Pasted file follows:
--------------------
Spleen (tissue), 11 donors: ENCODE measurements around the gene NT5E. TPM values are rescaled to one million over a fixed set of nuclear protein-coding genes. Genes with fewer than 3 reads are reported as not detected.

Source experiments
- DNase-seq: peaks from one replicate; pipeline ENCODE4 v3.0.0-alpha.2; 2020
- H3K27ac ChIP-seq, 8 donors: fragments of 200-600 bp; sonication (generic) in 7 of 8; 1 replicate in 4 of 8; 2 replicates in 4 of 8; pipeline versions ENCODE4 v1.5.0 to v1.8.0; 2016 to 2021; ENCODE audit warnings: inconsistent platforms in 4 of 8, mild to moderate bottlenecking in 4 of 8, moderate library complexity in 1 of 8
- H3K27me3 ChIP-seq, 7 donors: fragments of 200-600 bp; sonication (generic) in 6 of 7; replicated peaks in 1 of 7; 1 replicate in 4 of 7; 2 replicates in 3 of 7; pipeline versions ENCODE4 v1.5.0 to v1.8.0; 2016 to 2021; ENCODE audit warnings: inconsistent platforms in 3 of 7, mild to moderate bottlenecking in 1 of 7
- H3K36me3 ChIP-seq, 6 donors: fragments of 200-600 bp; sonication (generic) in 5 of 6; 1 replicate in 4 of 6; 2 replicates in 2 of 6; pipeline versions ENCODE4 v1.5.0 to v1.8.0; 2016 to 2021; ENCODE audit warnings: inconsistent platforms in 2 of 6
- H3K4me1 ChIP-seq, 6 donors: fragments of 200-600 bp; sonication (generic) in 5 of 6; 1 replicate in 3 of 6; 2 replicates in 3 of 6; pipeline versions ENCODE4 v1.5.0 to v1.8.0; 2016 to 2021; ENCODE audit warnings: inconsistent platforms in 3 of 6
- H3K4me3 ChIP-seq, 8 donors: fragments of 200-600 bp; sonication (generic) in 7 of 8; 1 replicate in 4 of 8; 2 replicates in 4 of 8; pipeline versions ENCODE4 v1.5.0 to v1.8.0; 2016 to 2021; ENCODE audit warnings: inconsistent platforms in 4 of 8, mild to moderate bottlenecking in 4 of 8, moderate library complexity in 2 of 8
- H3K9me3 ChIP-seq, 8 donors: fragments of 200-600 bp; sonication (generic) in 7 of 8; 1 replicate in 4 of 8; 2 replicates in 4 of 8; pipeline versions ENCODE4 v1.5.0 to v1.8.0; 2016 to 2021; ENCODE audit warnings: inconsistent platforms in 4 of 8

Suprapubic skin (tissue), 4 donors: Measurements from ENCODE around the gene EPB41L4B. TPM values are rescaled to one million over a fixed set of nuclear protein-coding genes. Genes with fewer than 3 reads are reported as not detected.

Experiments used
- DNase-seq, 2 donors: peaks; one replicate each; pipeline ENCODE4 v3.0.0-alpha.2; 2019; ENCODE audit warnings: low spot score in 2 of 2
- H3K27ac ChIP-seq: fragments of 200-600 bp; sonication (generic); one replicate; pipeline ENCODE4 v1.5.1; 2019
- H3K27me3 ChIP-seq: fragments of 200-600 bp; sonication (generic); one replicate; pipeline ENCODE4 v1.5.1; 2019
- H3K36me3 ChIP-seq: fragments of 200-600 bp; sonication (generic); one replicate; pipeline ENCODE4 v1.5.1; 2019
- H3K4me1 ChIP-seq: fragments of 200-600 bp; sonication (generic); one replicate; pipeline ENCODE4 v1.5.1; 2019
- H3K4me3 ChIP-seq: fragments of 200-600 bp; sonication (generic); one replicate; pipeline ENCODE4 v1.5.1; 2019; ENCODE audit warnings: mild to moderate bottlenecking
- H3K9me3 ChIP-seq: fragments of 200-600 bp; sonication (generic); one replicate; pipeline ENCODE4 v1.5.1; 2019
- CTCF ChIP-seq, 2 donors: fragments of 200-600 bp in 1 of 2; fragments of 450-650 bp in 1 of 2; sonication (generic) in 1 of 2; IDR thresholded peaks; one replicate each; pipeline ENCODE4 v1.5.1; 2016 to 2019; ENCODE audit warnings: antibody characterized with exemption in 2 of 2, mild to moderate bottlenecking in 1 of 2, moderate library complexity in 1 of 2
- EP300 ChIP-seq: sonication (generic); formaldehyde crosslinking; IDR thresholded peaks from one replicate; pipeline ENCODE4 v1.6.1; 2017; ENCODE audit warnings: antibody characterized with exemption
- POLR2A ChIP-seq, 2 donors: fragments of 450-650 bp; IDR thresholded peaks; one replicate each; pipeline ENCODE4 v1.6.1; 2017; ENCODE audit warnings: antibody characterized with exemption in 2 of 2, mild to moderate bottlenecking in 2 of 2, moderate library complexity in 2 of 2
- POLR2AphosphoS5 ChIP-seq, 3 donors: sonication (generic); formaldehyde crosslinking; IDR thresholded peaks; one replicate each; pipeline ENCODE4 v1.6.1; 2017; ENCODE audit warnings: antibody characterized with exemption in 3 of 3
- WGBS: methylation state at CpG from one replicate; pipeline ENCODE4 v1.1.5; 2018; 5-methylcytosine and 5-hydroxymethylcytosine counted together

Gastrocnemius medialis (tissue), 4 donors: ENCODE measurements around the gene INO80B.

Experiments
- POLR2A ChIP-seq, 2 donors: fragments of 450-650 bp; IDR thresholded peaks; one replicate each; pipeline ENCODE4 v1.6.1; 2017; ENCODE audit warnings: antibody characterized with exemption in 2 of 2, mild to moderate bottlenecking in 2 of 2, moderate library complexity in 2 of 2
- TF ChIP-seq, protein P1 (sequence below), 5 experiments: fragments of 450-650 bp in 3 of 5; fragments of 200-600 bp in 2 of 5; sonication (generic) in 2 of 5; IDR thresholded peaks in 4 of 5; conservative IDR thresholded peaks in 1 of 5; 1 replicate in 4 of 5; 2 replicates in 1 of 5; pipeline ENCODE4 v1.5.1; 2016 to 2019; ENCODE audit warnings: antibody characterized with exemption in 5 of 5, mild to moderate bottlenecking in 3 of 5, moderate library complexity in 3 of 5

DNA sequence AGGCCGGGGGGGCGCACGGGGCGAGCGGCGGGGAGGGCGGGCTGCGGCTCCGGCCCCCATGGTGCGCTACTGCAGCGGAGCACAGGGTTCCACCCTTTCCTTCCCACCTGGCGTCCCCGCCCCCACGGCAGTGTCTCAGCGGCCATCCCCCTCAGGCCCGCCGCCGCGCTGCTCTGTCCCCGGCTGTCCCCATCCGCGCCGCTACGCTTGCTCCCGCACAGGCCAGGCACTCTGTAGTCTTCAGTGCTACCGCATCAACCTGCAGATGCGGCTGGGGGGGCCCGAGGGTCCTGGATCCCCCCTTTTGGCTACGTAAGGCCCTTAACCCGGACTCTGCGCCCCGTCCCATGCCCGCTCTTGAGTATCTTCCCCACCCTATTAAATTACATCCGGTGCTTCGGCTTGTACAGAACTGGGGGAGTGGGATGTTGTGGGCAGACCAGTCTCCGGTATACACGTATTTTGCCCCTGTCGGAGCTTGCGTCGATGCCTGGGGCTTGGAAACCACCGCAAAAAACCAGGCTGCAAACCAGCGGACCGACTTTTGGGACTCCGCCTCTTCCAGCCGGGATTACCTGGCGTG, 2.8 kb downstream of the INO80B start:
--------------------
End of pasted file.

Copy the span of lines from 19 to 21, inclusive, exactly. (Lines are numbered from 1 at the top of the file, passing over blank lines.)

- CTCF ChIP-seq, 2 donors: fragments of 200-600 bp in 1 of 2; fragments of 450-650 bp in 1 of 2; sonication (generic) in 1 of 2; IDR thresholded peaks; one replicate each; pipeline ENCODE4 v1.5.1; 2016 to 2019; ENCODE audit warnings: antibody characterized with exemption in 2 of 2, mild to moderate bottlenecking in 1 of 2, moderate library complexity in 1 of 2
- EP300 ChIP-seq: sonication (generic); formaldehyde crosslinking; IDR thresholded peaks from one replicate; pipeline ENCODE4 v1.6.1; 2017; ENCODE audit warnings: antibody characterized with exemption
- POLR2A ChIP-seq, 2 donors: fragments of 450-650 bp; IDR thresholded peaks; one replicate each; pipeline ENCODE4 v1.6.1; 2017; ENCODE audit warnings: antibody characterized with exemption in 2 of 2, mild to moderate bottlenecking in 2 of 2, moderate library complexity in 2 of 2